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Smart Inclusive Cities: How New Apps, Big Data, and Collaborative Technologies Are Transforming Immigrant Integration

September 17, 2014 Comments off

Smart Inclusive Cities: How New Apps, Big Data, and Collaborative Technologies Are Transforming Immigrant Integration
Source: Migration Policy Institute

The spread of smartphones—cellphones with high-speed Internet access and geolocation technology—is transforming urban life. While many smartphone apps are largely about convenience, policymakers are beginning to explore their potential to address social challenges from disaster response to public health. And cities, in North America and Europe alike, are in the vanguard in exploring creative uses for these apps, including how to improve engagement.

For disadvantaged and diverse populations, accessing city services through a smartphone can help overcome language or literacy barriers and thus increase interactions with city officials. For those with language needs, smartphones allow language training to be accessed anywhere and at any time. More broadly, cities have begun mining the rich datasets that smartphones collect, to help attune services to the needs of their whole population. A new crop of social and civic apps offer new tools to penetrate hard-to-reach populations, including newly arrived and transient groups.

While these digital developments offer promising opportunities for immigrant integration efforts, smartphone apps’ potential to address social problems should not be overstated. In spite of potential shortcomings, since immigrant integration requires a multipronged policy response, any additional tools—especially inexpensive ones—should be examined.

This report explores the kinds of opportunities smartphones and apps are creating for the immigrant integration field. It provides a first look at the opportunities and tradeoffs that smartphones and emerging technologies offer for immigrant integration, and how they might deepen—or weaken—city residents’ sense of belonging.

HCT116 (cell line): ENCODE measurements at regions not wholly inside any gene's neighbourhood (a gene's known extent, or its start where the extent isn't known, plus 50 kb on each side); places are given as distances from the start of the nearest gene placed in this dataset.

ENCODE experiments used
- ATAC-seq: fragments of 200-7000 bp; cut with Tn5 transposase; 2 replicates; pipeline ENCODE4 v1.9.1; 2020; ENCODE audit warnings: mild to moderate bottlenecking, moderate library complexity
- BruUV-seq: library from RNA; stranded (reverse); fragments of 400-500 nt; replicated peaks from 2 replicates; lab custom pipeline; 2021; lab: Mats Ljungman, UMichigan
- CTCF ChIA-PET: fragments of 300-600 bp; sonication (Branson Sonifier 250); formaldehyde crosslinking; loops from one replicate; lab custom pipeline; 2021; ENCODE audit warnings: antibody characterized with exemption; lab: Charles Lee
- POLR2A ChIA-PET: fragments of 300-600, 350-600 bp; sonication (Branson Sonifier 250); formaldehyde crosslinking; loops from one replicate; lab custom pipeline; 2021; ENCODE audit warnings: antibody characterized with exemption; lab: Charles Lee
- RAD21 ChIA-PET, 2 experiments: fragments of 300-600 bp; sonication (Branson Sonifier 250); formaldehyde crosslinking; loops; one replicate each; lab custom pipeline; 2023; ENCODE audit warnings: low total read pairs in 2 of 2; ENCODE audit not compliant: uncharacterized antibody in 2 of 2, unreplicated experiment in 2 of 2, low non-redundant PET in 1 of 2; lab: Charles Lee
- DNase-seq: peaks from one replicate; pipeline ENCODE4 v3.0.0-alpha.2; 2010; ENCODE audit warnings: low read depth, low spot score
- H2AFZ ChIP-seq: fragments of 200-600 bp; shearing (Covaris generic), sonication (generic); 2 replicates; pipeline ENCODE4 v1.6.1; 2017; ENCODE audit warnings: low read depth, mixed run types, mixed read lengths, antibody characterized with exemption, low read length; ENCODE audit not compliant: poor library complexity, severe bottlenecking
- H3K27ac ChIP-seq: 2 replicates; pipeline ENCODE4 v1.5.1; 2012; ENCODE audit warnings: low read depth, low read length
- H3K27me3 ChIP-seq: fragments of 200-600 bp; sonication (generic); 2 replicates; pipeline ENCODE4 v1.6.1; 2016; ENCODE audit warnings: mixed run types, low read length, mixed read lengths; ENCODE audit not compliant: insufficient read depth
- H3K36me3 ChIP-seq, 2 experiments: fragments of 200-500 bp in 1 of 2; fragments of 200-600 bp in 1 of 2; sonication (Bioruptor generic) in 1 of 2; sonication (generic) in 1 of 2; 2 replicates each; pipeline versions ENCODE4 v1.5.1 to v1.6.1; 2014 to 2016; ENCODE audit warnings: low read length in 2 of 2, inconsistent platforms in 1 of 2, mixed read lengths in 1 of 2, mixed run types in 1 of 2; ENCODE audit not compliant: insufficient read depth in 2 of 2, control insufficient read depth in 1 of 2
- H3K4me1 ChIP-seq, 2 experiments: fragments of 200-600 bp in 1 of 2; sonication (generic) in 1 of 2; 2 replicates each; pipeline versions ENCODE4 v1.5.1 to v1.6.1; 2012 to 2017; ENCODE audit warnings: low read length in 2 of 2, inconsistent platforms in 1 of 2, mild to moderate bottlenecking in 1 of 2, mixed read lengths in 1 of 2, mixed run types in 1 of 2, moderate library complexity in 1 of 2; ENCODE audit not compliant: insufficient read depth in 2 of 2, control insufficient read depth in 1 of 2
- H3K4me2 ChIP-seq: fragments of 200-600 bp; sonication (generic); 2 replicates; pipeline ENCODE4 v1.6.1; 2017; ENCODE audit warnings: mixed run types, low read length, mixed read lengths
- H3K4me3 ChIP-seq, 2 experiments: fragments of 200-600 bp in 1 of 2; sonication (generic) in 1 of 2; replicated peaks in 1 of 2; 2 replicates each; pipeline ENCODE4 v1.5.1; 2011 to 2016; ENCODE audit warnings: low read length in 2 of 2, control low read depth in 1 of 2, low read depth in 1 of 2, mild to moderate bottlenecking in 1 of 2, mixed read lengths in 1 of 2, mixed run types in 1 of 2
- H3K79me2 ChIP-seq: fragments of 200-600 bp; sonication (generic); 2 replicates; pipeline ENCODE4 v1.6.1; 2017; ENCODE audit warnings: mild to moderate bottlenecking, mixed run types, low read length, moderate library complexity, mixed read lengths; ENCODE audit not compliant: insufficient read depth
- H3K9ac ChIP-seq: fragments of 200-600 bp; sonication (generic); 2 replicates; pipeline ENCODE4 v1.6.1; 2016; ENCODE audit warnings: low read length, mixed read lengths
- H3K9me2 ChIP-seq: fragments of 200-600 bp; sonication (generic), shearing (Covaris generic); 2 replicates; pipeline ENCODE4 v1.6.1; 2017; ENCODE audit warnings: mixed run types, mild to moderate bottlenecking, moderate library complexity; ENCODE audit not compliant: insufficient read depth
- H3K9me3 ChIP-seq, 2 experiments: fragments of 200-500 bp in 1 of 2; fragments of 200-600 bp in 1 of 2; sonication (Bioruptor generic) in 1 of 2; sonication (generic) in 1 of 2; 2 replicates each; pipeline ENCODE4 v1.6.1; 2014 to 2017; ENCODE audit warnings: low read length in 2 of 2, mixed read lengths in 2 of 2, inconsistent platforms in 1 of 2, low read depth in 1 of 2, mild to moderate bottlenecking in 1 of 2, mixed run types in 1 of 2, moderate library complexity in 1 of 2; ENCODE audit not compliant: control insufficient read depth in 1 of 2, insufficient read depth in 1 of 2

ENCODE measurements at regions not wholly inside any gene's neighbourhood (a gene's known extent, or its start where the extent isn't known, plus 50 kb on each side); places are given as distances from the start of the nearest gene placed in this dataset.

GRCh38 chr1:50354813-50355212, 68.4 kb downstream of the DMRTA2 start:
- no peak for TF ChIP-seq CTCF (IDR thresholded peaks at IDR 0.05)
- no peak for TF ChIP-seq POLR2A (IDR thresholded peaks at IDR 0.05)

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The Impact of Unaccompanied Children on Local Communities – Frequently Asked Questions

September 16, 2014 Comments off

The Impact of Unaccompanied Children on Local Communities – Frequently Asked Questions
Source: Catholic Legal Immigration Network

There are three primary ways in which unaccompanied children may come to live in a particular community. Central American children who enter the United States alone and are apprehended by Customs and Border Protection (CBP) are transferred into the custody of the Office of Refugee Resettlement (ORR) under the U.S. Department of Health and Human Services. Initially, the children are cared for in one of approximately 100 short-term ORR shelters, located mostly along the border with Mexico but also in New York, Florida, Illinois, Washington, and other states. On average, children only stay in an ORR shelter for up to 35 days. The majority (85% to 90%) of them are then released to reside with a family member or other sponsor living in the United States while they await the resolution of their immigration cases. Those children who cannot be reunited with a family member may be placed in a state-licensed foster care program, also funded by ORR, until their immigration cases are completed. All children are placed into deportation proceedings upon arrival and will be ordered deported if an immigration judge finds they do not qualify for a remedy under current immigration law.